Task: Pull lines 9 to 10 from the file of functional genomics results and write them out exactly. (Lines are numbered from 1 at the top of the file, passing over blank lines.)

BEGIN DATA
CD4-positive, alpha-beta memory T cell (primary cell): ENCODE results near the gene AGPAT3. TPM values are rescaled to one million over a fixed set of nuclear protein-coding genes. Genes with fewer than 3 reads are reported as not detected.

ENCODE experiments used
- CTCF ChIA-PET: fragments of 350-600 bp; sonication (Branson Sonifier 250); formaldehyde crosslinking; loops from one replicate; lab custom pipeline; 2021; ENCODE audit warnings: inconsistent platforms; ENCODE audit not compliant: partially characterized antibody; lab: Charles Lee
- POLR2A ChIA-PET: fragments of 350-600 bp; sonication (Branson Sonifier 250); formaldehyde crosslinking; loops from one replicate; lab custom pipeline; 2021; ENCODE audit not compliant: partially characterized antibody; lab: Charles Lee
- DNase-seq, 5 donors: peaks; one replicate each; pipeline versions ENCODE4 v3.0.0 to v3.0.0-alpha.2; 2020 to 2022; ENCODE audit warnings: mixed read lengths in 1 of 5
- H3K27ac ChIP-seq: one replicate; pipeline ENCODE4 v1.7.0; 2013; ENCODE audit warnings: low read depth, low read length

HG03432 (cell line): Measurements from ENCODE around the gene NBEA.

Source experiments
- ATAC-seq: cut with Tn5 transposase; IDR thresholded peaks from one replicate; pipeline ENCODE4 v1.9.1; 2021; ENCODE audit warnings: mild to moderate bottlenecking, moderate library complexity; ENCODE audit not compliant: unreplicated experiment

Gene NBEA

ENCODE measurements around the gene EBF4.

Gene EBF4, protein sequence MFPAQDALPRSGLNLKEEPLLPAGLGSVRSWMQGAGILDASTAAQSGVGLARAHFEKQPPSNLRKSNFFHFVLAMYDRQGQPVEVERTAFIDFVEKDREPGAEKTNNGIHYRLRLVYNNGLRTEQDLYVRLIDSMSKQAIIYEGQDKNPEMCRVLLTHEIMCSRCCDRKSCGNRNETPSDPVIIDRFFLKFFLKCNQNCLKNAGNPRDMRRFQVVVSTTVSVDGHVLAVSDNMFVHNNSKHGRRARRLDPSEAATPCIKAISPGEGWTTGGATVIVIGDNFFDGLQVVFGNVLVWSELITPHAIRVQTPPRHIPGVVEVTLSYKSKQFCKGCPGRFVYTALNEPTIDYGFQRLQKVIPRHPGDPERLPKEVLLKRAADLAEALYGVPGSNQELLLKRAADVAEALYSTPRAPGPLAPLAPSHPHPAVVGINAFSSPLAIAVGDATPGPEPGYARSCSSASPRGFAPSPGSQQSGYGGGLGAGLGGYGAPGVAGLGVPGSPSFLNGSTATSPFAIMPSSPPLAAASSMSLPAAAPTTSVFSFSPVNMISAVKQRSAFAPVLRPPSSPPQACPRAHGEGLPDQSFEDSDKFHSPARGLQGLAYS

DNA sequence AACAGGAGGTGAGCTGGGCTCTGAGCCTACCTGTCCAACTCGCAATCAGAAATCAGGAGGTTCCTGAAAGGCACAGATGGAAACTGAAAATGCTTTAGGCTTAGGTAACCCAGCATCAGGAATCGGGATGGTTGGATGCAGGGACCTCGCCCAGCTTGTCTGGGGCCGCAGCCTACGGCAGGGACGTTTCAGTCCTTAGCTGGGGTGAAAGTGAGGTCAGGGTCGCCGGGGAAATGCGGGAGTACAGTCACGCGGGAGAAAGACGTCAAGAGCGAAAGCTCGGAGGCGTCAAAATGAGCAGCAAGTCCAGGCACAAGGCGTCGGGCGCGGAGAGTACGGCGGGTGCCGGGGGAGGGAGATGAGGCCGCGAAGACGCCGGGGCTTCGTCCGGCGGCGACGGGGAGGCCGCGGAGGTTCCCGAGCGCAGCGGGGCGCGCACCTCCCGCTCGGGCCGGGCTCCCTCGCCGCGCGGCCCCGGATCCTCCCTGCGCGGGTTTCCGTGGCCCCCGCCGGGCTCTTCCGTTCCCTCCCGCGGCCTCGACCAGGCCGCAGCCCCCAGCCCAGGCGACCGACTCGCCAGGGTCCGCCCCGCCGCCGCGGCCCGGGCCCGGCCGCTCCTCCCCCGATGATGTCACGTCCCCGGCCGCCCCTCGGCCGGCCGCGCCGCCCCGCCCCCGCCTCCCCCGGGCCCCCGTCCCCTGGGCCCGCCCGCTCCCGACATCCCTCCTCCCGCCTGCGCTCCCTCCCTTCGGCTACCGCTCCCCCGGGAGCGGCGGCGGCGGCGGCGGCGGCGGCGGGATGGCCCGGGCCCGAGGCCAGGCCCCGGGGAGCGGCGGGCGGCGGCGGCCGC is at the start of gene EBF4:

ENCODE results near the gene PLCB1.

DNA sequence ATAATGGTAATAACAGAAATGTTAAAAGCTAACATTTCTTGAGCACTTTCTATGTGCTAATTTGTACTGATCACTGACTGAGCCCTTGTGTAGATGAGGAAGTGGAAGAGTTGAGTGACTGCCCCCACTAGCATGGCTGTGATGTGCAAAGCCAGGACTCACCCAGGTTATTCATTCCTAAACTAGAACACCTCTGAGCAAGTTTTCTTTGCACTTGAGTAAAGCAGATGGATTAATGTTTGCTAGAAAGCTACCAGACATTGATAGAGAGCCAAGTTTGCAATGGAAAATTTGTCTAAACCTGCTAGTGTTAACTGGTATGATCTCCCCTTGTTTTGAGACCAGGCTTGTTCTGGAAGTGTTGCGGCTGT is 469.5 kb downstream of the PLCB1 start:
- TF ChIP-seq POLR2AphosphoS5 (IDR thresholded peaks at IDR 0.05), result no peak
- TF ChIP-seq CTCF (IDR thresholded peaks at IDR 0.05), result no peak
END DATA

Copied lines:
- ATAC-seq: cut with Tn5 transposase; IDR thresholded peaks from one replicate; pipeline ENCODE4 v1.9.1; 2021; ENCODE audit warnings: mild to moderate bottlenecking, moderate library complexity; ENCODE audit not compliant: unreplicated experiment

Gene NBEA